Karl-Anthony Towns dislocates wrist, will be re-evaluated weekly

A statement win Saturday was quickly drowned out by a difficult loss Sunday — and it had nothing to do with the game against the Lakers.

A visit to a hand specialist in Los Angeles on Sunday revealed Karl-Anthony Towns dislocated his left wrist when he fell hard on his hand in the fourth quarter of Saturday’s win over Utah.

Towns re-entered the game minutes later and helped Minnesota secure the victory, but admitted after the game that the wrist was “pretty sore.”

The exact injury — a perilunate subluxation — won’t require surgery, but the Wolves said Towns will “be further evaluated weekly as he undergoes treatment to return to play.”

“There is no definitive timetable,” Timberwolves coach Ryan Saunders said. “He’ll be out tonight, and then evaluated on a weekly basis. But there are positives, at least in the short term, to what we’ve been able to gather in terms of information.”

Plenty of negatives, too. Towns was the Wolves’ leader on both ends of the floor through two games. He was his normal spectacular self offensively, but also the anchor of what’d been a surprisingly strong defense.

“It’s only right I hurt my wrist in 2020,” Towns said Saturday. “(Stuff) just goes sideways for me in 2020. Keep it positive.”.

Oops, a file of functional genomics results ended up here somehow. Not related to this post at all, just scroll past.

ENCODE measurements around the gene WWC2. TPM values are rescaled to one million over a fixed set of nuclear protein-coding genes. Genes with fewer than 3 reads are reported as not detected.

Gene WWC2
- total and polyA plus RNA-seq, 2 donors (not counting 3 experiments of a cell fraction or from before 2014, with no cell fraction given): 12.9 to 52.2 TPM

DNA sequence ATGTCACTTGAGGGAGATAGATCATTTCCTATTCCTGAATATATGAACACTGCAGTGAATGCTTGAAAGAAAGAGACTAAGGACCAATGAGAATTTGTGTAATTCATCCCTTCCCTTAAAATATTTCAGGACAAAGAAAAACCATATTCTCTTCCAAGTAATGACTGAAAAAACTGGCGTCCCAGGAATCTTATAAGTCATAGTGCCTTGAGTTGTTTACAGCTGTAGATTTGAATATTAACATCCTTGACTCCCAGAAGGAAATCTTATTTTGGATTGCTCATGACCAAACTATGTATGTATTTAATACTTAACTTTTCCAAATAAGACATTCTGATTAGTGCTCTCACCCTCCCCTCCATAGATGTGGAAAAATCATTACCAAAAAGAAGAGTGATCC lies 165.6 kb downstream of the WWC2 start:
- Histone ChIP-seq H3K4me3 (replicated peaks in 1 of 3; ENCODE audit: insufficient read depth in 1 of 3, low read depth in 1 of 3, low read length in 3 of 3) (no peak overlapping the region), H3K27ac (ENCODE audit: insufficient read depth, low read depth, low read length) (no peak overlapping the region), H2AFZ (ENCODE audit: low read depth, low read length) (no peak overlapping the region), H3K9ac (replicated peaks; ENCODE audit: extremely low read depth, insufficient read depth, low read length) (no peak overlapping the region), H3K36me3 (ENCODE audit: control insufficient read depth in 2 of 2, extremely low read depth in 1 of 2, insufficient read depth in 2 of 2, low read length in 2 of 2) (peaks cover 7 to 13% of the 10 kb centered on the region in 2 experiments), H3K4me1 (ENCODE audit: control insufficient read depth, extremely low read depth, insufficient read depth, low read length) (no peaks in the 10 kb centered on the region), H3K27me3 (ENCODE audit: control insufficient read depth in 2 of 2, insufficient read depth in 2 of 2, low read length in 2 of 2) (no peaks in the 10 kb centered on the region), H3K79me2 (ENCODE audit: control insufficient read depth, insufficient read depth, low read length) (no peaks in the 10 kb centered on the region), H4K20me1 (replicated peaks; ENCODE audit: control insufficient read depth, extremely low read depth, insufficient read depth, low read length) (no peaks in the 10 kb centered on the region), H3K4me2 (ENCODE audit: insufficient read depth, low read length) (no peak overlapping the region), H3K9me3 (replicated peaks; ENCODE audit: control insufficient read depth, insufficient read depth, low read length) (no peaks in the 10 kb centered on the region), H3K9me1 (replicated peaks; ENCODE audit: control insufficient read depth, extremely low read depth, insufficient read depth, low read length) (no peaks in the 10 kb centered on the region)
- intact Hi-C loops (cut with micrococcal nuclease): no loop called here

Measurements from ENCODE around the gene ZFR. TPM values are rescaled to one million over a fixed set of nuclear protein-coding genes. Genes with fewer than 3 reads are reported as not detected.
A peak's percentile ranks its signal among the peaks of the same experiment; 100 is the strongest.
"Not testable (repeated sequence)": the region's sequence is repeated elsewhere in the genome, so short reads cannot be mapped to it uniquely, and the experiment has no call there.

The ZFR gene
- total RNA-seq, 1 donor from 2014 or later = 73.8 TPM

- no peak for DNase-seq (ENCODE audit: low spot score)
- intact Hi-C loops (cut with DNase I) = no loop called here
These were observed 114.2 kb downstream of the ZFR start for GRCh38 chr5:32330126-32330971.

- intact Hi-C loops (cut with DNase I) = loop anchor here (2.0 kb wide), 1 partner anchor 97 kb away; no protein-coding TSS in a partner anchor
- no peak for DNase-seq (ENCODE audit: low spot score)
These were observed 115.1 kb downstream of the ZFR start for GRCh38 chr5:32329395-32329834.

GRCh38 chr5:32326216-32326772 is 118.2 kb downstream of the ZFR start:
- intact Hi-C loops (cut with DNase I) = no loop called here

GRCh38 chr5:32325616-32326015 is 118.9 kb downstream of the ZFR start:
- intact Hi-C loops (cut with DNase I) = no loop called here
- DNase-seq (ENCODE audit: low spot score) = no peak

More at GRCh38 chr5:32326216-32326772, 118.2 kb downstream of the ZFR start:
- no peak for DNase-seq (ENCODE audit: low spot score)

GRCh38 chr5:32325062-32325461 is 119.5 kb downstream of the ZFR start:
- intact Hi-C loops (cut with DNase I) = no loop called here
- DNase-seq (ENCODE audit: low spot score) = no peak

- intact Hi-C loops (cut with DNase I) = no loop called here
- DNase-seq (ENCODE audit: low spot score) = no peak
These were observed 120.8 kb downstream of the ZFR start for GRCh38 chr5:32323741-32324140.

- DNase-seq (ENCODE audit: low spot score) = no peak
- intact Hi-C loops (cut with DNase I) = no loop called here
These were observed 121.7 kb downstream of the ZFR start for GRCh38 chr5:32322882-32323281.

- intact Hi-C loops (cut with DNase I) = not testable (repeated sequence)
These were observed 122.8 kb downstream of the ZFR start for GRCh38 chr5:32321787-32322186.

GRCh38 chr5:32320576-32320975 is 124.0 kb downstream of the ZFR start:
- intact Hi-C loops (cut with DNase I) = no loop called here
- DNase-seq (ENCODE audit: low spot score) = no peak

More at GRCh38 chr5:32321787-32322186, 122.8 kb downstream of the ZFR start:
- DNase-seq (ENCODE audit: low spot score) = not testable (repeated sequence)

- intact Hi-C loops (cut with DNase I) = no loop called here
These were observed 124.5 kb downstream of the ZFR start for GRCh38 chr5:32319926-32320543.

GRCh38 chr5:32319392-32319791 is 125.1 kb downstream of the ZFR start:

Towns missed the final 12 games last season after breaking the same left wrist. Minnesota was not good in that stretch, as has always been the case in the few occurrences in which Towns has missed time. The Wolves hope they’ve built up the talent base where missing Towns doesn’t mean instant losses.

D’Angelo Russell can carry the scoring load, Anthony Edwards has been special, Jarrett Culver is much improved, Ricky Rubio is a starter-level guard and Malik Beasley is a producer. The Wolves theoretically have enough to keep the ship upright while its leader is out. Naz Reid started in Towns’ place Sunday.

“We like how competitive our group has been, and with that, guys are in positions to have opportunities to step up, not only in Karl’s absence, but also in the role in that Karl plays,” Saunders said. “Providing an offensive punch, but also on the defensive end, he’s been really good for us, so we need other guys to fill those roles. You don’t replace Karl-Anthony Towns with one individual. You do that with a team effort. It’s the same thing we also say when it comes to guarding great players — do everything as a team, and that’s what this group has been doing.”

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